November 4, 2010
The Wikimedia Foundation, the non-profit organization that operates Wikipedia, has started a pilot program at various institutions that will address the site's shortage of public policy articles.
According to The Chronicle of Higher Education, the organization has recruited professors from nine universities, including Georgetown University, Harvard University, Syracuse University, University of California Berkeley and Hofstra University for the Public Policy Initiative. Across these universities, a total of 11 courses have Wikipedia-related assignments incorporated into the syllabuses. Students will be required to write and contribute new public policy articles to Wikipedia as well as edit existing content.
Inside Higher Ed reported that the Wikimedia Foundation recruited and trained "ambassadors" at those colleges to help with the technical aspects of contributing to the site. "Online ambassadors"--or experienced Wikipedia users from around the world--were also recruited to serve as mentors, advisors and helpers, particularly when students need assistance the night before a due date.
Assignments will vary depending on the class and professor. For instance, at George Washington University Peter Linquiti will have his policy analysis graduate students meticulously critique an existing entry, analyzing things such as credibility, use of supporting information, extent of balance and/or bias and tone.
Rochelle Davis, an assistant professor in the school of Foreign Service at Georgetown, said she plans to have her students submit literature reviews and summaries to the site. "I'm going to make them create something that's not just a thing for me to read; it's going to go out into the community." Davis believes the pressure of knowing that others might read the information will force students to be more meticulous about their work.
Some professors will have students fill in the gaps, noted The Chronicle of Higher Education. At the University of California Berkeley's School of Information, assistant professor Brian Carver will have his students write an article about a specific portion of the Electronic Communications Privacy Act, which he noticed had been cited in Wikipedia but did not have a full entry on it.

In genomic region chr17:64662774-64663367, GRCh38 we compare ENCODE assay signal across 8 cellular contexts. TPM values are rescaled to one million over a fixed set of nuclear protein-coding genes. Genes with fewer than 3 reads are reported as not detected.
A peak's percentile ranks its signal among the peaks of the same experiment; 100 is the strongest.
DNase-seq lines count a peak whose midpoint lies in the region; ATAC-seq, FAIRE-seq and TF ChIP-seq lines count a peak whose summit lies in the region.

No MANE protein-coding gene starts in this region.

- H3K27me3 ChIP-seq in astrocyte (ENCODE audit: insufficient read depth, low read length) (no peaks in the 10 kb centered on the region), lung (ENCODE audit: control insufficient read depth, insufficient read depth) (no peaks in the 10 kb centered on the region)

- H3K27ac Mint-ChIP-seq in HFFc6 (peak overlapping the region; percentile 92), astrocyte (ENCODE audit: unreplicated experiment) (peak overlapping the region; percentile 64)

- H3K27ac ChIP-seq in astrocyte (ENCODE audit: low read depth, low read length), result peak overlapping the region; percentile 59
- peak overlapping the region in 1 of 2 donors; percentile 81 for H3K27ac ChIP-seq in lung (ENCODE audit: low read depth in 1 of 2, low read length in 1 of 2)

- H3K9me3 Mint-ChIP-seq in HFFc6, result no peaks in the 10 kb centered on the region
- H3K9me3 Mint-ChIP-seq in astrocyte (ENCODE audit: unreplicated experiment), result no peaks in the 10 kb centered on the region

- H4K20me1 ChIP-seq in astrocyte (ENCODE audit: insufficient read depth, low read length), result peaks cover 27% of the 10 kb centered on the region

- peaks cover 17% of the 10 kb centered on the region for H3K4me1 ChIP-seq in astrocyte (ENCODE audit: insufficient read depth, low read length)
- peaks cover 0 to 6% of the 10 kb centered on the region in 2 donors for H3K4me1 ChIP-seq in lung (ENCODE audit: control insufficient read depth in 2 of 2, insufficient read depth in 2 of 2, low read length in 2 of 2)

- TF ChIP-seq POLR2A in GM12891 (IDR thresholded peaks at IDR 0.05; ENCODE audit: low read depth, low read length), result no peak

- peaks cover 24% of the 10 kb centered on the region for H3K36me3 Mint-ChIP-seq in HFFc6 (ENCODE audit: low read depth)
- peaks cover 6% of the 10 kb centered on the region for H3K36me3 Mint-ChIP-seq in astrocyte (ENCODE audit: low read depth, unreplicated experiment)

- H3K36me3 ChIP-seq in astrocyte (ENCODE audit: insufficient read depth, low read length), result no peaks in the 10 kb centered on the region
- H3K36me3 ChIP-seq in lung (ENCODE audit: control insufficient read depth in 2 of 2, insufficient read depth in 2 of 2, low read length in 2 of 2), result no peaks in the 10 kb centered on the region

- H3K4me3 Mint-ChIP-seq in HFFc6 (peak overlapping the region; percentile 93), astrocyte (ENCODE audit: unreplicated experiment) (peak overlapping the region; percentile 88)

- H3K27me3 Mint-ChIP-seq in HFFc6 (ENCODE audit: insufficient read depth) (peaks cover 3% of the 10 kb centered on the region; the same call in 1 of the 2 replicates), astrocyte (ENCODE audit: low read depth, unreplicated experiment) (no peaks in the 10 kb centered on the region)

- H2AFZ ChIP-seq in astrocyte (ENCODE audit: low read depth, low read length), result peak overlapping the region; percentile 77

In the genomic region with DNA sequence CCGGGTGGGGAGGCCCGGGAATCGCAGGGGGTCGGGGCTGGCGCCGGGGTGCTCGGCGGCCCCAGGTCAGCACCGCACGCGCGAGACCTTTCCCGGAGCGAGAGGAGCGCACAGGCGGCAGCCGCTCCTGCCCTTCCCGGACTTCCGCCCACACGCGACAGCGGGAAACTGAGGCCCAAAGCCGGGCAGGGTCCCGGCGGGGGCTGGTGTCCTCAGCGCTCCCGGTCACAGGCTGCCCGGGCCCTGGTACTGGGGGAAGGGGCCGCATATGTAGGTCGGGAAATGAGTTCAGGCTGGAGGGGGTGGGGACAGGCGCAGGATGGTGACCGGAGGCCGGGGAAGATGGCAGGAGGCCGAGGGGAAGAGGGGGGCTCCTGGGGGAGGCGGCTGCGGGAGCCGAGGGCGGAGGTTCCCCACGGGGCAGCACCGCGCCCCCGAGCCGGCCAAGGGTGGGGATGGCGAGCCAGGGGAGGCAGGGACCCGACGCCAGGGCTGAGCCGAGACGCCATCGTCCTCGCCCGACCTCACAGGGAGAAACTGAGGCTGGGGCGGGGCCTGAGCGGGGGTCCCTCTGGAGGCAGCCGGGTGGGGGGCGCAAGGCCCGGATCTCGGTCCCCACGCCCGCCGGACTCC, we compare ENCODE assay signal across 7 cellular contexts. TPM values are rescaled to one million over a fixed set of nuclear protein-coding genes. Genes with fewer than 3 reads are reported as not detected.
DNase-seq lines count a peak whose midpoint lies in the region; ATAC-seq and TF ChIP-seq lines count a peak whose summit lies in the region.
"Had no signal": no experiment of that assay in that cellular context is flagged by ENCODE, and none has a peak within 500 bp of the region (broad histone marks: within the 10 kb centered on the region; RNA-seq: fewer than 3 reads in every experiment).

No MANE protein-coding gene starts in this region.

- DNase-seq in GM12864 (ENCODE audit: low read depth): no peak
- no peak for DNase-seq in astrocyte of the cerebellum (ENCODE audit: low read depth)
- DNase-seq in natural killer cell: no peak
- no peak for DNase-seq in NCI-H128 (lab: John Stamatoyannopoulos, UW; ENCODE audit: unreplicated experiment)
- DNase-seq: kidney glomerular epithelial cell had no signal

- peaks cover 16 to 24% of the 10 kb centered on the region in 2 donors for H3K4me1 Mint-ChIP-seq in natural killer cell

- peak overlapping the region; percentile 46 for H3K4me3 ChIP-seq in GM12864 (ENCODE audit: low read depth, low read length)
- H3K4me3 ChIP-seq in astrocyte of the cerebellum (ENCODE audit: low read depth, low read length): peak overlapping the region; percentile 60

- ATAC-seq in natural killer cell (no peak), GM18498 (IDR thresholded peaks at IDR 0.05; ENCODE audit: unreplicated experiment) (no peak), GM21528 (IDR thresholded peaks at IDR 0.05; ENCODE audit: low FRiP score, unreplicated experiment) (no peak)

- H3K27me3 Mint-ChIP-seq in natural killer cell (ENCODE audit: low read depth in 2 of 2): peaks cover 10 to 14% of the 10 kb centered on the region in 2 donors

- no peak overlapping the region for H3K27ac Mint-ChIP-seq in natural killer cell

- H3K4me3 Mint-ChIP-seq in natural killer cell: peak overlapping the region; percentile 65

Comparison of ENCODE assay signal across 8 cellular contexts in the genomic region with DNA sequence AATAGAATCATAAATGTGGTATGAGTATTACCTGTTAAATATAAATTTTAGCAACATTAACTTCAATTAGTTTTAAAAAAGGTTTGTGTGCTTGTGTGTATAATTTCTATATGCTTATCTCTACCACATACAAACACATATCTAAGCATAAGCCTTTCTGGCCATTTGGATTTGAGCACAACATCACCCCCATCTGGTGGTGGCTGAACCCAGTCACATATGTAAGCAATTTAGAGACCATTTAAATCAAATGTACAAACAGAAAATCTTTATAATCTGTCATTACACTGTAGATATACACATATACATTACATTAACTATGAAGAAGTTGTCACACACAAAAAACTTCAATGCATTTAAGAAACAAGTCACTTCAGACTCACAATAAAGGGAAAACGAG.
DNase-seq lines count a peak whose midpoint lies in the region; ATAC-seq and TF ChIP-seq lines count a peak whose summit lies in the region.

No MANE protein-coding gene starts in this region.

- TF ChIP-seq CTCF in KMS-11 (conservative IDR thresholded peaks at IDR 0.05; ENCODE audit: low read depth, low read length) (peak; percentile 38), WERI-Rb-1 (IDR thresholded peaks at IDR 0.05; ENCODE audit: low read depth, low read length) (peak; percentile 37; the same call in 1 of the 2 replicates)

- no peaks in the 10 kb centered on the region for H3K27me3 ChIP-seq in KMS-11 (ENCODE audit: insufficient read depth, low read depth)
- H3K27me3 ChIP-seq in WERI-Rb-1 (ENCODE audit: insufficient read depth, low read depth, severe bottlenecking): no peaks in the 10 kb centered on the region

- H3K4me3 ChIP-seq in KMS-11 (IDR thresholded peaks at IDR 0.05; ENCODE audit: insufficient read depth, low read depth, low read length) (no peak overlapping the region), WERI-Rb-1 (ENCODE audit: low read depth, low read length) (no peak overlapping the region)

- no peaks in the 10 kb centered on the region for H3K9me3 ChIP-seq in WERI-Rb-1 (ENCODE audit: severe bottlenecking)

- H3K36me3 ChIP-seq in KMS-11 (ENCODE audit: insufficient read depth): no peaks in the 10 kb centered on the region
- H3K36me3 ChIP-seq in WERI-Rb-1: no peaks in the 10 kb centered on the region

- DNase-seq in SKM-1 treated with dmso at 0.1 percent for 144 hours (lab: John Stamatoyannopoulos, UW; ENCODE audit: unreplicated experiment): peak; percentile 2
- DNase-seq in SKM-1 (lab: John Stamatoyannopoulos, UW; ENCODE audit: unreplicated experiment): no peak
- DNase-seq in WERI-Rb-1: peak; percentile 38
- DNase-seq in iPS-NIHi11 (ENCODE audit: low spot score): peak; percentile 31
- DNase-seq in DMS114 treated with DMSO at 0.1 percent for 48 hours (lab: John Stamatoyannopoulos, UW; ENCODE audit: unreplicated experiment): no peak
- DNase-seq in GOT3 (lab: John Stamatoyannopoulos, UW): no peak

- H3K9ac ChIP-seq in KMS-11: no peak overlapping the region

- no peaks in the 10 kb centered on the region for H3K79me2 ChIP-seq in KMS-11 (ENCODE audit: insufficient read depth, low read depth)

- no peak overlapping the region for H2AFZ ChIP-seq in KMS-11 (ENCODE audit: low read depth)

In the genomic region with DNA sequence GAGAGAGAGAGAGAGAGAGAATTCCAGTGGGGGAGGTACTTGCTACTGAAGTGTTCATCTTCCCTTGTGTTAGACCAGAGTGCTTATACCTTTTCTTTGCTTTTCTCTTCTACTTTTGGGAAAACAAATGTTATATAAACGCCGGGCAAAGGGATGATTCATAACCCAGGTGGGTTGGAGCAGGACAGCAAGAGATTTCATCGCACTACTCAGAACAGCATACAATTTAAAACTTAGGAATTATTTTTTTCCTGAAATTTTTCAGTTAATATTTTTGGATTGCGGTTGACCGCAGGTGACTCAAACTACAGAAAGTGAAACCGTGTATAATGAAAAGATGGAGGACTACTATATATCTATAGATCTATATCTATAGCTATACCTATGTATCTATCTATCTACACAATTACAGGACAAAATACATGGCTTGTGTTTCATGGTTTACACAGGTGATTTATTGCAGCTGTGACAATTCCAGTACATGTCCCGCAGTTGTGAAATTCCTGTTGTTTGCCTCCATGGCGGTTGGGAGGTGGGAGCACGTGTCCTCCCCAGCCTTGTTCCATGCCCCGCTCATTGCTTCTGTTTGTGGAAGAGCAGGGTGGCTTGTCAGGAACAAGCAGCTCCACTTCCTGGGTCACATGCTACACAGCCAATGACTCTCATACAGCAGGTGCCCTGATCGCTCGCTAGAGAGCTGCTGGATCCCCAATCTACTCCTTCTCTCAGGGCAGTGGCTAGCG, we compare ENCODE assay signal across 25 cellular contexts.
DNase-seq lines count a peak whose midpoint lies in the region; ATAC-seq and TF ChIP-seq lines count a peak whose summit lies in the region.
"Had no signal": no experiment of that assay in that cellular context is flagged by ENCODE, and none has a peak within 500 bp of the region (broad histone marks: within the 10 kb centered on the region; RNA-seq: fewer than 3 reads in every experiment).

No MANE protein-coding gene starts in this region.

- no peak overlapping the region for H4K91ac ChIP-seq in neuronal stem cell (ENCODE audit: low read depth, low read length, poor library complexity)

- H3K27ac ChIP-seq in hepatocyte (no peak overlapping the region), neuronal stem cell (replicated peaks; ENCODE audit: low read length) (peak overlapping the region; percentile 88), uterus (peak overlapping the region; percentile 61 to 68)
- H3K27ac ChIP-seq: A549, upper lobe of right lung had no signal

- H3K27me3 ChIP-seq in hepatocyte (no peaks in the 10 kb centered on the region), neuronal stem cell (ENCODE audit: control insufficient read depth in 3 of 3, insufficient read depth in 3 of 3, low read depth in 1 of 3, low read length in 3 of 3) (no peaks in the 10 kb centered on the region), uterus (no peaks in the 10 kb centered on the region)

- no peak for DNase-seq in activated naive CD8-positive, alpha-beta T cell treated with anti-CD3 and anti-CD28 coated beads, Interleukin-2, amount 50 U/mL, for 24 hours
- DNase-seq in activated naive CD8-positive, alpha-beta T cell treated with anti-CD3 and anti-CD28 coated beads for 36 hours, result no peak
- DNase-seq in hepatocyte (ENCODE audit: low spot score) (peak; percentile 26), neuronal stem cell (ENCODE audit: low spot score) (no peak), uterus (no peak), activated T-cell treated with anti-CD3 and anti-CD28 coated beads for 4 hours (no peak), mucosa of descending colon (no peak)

Because anyone can contribute--and edit--to Wikipedia, most professors and students do not consider it a reliable source. Furthermore, although Inside Higher Ed noted that more than half of college students use Wikipedia during the research process, NPR pointed out that most students do not actually cite it in a college paper.
Rodney Dunican, education programs manager with the Wikimedia Foundation, said that he knows reliability is an issue, but stated that the goal of the Public Policy Initiative is not to fix that. "I would say it's not so much the goal of making it accurate, it's the goal of how we can increase and improve the articles in the public policy area," he said.
According to Inside Higher Ed, Wikimedia plans to recruit 15 more professors by the spring and hopes to eventually expand beyond public policy. "While we are working only with U.S.-based public policy programs during the pilot program, we will also be continually seeking opportunities to engage our Wikimedia chapters, professors, students, and Wikipedians in other parts of the world and in other topic areas," said Frank Schulenburg, head of public outreach at Wikimedia.
Compiled by Heidi M. Agustin
"Professors Shore Up Wikipedia Entries on Public Policy," chronicle.com, November 3, 2010, Paige Chapman
"Wikipedia for Credit," insidehighered.com, September 7, 2010, Steve Kolowich
"Wikipedia Teams Up With Academia," NPR.org, November 2, 2010, Sarah Gonzalez